One of the few unexamined pieces of the Balkan jigsaw, the Sandzak region, straddling the border area between the now independent states of Serbia and Montenegro, is heir to a complex and contested history, characterised by foreign occupation and domestic conflict. The heartland of the first Serbian medieval kingdom, the area fell under the control of the Ottoman Turks in the late fourteenth century. But as the Ottoman Empire was rolled back during the tumultuous nineteenth century, the Sandzak, positioned at the interface between the Hapsburg and Ottoman Empires, became the focus of Great Power politics.
Divided by Serbia and Montenegro during the Balkan Wars, occupied by the Austrians during the First World War, the Sandzak was then incorporated into the Kingdom of Serbs, Croats and Slovenes in 1918. The area was again occupied by Italian and German forces during the Second World War, during which internecine conflicts between competing domestic political forces intensified. Granted autonomous status by the communist-led Partisans in 1943, the Sandzak was again divided between Serbia and Montenegro in 1945. Yet this short period of autonomy remained a powerful symbol, and as Yugoslavia began to unravel in the 1990s, the 'Sandzak Question' re-emerged.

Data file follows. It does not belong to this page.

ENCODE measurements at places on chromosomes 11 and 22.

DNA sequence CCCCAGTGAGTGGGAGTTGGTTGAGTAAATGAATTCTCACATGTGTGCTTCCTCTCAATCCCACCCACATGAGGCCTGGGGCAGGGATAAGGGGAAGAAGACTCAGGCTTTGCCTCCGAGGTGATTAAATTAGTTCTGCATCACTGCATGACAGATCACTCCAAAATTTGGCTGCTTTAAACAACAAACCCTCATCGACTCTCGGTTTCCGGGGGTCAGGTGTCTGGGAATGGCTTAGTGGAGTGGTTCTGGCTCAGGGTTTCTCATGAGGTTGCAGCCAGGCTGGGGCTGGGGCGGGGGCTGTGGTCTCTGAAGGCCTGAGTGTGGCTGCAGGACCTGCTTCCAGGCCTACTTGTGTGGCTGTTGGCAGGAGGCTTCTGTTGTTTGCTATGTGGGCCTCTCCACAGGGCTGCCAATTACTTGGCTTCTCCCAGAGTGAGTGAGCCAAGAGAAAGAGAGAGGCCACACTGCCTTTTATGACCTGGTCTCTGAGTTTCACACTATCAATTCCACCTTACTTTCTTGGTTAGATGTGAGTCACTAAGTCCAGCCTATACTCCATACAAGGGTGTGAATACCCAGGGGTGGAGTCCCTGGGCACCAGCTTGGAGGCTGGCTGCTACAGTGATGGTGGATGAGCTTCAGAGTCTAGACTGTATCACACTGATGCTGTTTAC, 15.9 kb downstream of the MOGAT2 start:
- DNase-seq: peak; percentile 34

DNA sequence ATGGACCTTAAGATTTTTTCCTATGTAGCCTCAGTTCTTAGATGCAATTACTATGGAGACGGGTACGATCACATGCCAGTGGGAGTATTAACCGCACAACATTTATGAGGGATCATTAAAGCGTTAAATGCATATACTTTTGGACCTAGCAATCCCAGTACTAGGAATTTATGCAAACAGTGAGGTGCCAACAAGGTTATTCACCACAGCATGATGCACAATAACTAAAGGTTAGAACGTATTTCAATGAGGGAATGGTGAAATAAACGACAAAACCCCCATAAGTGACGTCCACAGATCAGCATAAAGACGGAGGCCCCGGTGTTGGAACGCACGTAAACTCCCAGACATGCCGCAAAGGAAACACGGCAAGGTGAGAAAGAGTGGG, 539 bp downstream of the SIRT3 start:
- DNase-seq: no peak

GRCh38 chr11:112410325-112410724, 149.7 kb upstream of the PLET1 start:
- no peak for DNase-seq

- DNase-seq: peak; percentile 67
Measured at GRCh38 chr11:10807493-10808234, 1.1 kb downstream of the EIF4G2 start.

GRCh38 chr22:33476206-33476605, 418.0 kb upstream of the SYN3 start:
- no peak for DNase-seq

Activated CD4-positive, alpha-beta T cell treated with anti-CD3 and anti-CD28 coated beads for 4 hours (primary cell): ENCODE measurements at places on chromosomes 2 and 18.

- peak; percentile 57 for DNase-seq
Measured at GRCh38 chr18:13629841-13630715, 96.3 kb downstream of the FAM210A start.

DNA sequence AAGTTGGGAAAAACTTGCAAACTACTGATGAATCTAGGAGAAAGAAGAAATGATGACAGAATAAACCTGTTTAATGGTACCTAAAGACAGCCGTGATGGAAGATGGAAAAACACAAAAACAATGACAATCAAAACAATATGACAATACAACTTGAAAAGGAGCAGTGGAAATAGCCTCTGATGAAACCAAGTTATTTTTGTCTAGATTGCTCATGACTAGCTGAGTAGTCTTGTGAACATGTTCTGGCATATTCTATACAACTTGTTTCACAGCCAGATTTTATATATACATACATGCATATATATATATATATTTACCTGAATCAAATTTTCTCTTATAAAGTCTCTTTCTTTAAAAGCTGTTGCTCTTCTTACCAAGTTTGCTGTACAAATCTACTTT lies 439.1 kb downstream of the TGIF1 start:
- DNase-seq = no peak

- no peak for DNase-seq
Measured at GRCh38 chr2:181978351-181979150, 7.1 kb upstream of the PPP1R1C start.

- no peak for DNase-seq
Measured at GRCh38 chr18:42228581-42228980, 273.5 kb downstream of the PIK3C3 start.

The Sandzak: A History attempts to demystify the enigma of this little-know part of the Balkans. Offering a detailed yet succinct analysis of its religious and ethnic dynamics, the authors chart a course through conflicting historical narratives to provide a comprehensive overview of the complex history of this contested land.